Food culture of each country is one the most interesting and exotic things to someone outside of it. When you're travelling in a foreign country, you just need to try out some of those never-before-seen kind of food exclusively native to the country. South Korea offers a number of seriously exotic food of its own that you should not miss out on.
Dakbal is directly translated "chicken feet" in English. For those from the western part of the world, the food might look scary but chicken feet has been widely used as a food ingredient in lots of Asian cultures. However Korean style dakbal is distinctive from other chicken feet cuisines in that Koreans have it as spicy as can be.
Sometimes consumed stir-fried, as stew, soup or grilled, the taste always stands HOT. It has been a trend in South Korea to have super spicy dakbal as a way of stress release. There are heaps of dakbal places that sell more and more spicy version of the food since the trend has been so sensational.
The appearance may not be the most appetizing thing ever, but once you try it, you will see why the food is so popular in the country. When you order dakbal in a restaurant, you might want to ask the chef if you can have it less spicy since it's usually burning hot. There are two types of dakbal meat ; bone-less or boned. The former will be easier for the first try.
OK, another surprisingly exotic food here. It's called Beondegi which refers to silkworm pupae, so they're basically baby bugs. I know! I don't even know where the culture started from in the first place but it has become the most commonly seen street food in the country. Beondegi is also one of the most popular anju (food consumed with alcohol) for ahjussi (referring to older guys) people.
The taste is slightly spicy, since it's boiled / steamed with hot peppers in it and mostly salty and savory. Probably tastes or smells like nothing you've ever tried before. If you can't find a street stall that sells Beondegi, go to the nearest convenience store, they usually sell it in a can. It only costs around 2,000 KRW (around $2), not a bad price for trying out one of the most exotic food of the country.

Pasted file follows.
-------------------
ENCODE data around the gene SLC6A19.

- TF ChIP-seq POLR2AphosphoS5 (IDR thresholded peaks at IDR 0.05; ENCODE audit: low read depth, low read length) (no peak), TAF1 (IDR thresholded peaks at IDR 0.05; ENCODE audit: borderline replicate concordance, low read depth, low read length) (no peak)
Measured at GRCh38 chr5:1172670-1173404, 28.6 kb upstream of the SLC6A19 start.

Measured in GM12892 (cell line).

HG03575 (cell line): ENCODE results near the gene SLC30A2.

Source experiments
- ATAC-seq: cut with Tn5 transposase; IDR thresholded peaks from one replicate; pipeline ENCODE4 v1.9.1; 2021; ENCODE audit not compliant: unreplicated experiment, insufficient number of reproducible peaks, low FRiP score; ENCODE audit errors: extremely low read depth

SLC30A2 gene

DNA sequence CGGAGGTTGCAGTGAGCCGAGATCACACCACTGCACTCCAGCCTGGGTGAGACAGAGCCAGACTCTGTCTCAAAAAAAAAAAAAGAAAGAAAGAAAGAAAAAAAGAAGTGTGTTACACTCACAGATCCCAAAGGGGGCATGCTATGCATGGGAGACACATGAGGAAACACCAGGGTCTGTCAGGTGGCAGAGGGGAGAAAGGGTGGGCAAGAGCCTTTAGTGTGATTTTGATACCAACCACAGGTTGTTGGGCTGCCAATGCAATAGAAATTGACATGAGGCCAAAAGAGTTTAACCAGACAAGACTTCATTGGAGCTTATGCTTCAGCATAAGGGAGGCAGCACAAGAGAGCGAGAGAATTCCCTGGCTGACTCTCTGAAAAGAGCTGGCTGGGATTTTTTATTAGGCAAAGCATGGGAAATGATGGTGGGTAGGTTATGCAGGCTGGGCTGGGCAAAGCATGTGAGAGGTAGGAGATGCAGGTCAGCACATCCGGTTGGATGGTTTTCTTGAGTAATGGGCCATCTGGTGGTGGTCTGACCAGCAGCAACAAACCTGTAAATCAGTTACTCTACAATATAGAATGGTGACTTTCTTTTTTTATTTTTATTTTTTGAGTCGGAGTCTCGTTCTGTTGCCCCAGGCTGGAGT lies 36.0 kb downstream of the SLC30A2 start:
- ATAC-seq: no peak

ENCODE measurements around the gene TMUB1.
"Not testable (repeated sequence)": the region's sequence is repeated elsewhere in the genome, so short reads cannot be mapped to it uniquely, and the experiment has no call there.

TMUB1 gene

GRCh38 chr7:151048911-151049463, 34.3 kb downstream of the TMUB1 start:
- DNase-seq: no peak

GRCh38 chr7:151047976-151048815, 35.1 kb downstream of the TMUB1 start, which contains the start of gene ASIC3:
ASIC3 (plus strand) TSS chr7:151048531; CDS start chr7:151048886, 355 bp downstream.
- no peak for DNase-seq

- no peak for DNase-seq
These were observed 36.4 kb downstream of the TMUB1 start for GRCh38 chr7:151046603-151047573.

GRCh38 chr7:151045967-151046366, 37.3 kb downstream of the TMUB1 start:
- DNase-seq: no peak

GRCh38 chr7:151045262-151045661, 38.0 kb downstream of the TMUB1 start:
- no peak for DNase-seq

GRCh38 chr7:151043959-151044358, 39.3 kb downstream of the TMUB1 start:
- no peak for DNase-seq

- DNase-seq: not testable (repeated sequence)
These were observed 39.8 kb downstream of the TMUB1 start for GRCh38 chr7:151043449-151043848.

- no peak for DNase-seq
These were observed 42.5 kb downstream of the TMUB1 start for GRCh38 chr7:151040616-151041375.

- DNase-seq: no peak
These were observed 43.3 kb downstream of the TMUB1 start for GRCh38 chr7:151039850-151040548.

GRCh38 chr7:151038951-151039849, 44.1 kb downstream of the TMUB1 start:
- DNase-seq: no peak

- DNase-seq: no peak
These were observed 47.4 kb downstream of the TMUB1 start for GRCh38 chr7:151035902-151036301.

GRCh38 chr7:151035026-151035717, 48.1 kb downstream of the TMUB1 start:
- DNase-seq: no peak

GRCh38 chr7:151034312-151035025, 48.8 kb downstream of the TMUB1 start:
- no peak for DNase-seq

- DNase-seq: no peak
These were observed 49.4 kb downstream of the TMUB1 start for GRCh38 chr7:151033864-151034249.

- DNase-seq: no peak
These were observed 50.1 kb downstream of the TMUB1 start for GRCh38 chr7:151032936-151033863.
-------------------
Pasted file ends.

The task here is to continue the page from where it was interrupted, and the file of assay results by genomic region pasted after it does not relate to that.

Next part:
Sannakji means live octopus in Korean (San - Live, Nakji - Octopus). Think of it as octopus sashimi, only still vividly alive and moving on your table. Sannakji is a very popular anju to go with alcohol beverages and it's easy to find a restaurant that sells the dish. Obviously, you are not familiar with having raw fish, still moving as if it's screaming like "Help! Help!" but don't feel bad about eating sannkji, fish is scientifically proven to lack in the sense of pain.
Sannakji is usually served with sesame oil and salt and tastes really savory. The texture of live octopus is pleasantly chewy, but the tentacles might stick onto your tongue or inside your mouth so beware.
Toiji Kopdegi means pig skin in English. I said it right, the skin of pigs. In fact, pig skin is the rich source of collagen which largely enhances skin conditions. On the other hand the calorie is very low, so there was this "pig skin diet" sensation once. The taste? Of course super yum, and that's why it's so popular in South Korea.
Toiji Kopdegi is most commonly consumed in 2 ways ; stir-fried with hot chili paste or grilled BBQ style.
When grilled, it's usually complemented by ground bean powder, and I strongly recommend this version of Toiji Kopdegi, it's the original. Lots of K-BBQ places sell the dish along with samgyeopsal and again, it's one of the most popular anju in Korean drinking culture.
Also called seonji gukbap or seonji haejanghuk, seonjitguk is a soup made of clotted blood of beef. A soup made of clotted blood sounds terrifying, I know, but really it's super nutritious and tastes good, too.
The dish is most commonly perceived as a hangover soup in Korea since the broth helps heaps relieving it. You can have it either slightly spicy or plain, it depends on the restaurant.
Gopchang is a part of stock's intestines, usually referring to tripe of beef or pork. When it's beef tripe, it's usually grilled like BBQ alongside with loads of chives. Beef gopchang is more pricey and has more fat than that of pork's. The texture is mostly chewy and gummy.
Pork gopchang on the other hand is much cheaper and usually stir-fried with chili paste and various vegetables including cabbages, carrots, perilla leaves, onions, mushrooms etc. Sometimes fried with sundae, Korean sausage, pork gopchang is a combination of a variety of flavor. Pork gopchang is consumed in a few different styles ; stir-fried, stew or soup.